Thursday, June 30, 2005

The Madness of Anti-Semitism

Historian Paul Johnson gives a brief survey of the long history of anti-Semitism in this article in Commentary, calling the mode of thought a brain disease.

He uses the disease metaphor not to shift victimhood to the perpetrators (there's enough of that going on), but to point out a couple of traits: first, it's contagious; second, it's so irrational as to be counterproductive.

One link of contagion he explores is from the Nazis to the Middle-Eastern Islamists: Chief Nazi Stormtrooper Heinrich Himmler gave a copy of the Protocols of the Elders of Zion (a forged document about a Jewish plan for world domination) to a wealthy, anti-Jewish Palestinian landowner, Muhammad Amin al-Husseini.

Al-Husseini, who later became the mufti of the region turned a dislike of the Jews turned to a slathering hatred that produced Wahabbism, as well as the idea among many Arabs, especially Palestinians, that life can't continue as long as Jews live nearby.

The other characteristic is that anti-Semitism is inherently suicidal. Here's where Johnson shows one of those historical trends that violate all the common wisdom until somebody points out where the common wisdom is wrong. Spain, France, Russia, Nazi Germany and most recently Palestine and the Middle East fell into corruption and chaos because of anti-Semitism.

Spain in evicting the Jews just as the wealth of the New World was overwhelming the state. France in its convulsions over the Dreyfuss affair. Russia in pushing its Jews into Western Europe (Johnson notes that the Soviet system was just a matter of extending the Tsars' persecution against the Jews onto the rest of society).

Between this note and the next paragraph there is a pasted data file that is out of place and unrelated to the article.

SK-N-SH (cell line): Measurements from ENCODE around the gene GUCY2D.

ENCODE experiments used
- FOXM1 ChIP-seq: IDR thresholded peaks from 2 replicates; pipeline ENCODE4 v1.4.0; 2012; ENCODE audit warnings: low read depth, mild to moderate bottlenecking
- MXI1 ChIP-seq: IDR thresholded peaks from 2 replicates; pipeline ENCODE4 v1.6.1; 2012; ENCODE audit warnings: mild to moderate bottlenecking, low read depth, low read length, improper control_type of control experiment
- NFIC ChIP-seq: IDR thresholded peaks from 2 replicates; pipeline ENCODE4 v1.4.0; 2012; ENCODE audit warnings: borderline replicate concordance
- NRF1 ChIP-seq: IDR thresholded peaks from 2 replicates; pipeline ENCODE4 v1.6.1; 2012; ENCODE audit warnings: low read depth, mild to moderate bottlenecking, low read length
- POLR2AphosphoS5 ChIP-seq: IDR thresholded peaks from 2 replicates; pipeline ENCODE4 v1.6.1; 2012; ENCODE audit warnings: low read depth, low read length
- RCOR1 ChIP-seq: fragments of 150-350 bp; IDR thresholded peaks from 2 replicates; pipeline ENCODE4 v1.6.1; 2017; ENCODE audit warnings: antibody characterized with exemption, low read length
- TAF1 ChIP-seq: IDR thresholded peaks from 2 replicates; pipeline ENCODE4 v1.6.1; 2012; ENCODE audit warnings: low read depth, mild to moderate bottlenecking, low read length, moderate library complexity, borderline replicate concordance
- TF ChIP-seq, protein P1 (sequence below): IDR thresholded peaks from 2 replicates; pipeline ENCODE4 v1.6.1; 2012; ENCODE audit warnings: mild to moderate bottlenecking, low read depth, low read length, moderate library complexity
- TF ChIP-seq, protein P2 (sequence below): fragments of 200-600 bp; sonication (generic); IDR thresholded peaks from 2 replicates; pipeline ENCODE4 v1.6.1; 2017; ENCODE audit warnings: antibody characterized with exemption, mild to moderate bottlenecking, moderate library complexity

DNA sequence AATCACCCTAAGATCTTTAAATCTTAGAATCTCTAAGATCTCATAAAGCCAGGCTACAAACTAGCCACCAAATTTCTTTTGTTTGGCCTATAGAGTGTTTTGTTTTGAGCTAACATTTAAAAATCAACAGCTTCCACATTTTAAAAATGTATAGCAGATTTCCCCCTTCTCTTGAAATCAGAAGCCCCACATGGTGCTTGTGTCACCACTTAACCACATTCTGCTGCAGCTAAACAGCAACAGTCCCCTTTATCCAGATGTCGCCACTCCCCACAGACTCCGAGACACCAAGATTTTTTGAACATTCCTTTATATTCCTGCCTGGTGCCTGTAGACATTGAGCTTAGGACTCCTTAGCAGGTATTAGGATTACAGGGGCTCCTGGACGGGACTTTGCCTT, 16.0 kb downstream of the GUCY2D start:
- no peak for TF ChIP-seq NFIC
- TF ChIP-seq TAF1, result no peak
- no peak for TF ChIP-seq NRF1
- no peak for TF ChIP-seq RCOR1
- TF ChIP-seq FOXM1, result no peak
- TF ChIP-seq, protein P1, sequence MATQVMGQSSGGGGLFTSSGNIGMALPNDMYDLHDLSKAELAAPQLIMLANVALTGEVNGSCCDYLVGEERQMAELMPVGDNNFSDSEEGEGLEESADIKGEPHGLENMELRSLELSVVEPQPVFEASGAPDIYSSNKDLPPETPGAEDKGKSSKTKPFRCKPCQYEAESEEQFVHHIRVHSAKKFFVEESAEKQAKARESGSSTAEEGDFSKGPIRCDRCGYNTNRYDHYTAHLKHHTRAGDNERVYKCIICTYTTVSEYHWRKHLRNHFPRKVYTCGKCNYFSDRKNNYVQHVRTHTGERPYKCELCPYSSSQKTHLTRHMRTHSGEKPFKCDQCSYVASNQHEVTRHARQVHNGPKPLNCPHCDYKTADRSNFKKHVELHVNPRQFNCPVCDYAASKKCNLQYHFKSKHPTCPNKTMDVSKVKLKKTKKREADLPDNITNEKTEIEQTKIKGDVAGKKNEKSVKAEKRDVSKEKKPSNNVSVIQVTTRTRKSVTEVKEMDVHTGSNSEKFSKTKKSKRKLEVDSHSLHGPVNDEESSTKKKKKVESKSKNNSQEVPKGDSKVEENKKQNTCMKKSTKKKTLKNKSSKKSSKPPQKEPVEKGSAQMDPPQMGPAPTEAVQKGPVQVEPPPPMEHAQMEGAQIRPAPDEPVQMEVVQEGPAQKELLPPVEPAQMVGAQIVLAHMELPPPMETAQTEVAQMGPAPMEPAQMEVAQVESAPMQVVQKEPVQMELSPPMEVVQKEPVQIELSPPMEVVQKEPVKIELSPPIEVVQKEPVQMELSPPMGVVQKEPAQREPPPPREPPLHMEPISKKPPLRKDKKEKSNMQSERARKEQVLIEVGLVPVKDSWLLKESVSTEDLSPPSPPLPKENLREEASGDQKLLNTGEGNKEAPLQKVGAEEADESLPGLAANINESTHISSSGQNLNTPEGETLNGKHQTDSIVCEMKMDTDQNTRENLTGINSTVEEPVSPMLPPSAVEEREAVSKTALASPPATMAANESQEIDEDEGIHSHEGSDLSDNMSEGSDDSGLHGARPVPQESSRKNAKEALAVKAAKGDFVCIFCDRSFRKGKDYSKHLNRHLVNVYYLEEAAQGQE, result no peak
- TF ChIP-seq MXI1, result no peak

In Nazi Germany, he says, Hitler achieved leadership because of his ideas and in spite of his anti-Semitism, which led to stupid decisions like turning on Stalin and attacking the United States.

And finally in Palestine, for example, we've seen how billions of dollars in foreign aid over the past 50 years have done nothing but enrich the leaders, who use the money to kill Jews and, in even greater numbers, moderate Arabs. In the same period of time, Japan and Germany both rose from total defeat to be world powerhouses, while many refugees of Palestine still live in tents.

The other effect of anti-Semitism has been to push the Jews into places that were friendly to them, or at least left them alone to live and practice their religion: the Netherlands and Belgium, which became the world center of trade and finance in the 18th century; into England, where the Industrial Revolution was born in the late 18th century; into the United States, which has become, well, the Great Satan. Tapscott (H/T, by the way) posted on Johnson's comparison between anti-Semitism and anti-Americanism.

The madness is like the destructive force of conspiracy theories Umberto Ecco described in Foucault's Pendulum.

The article is well worth a read.

No comments: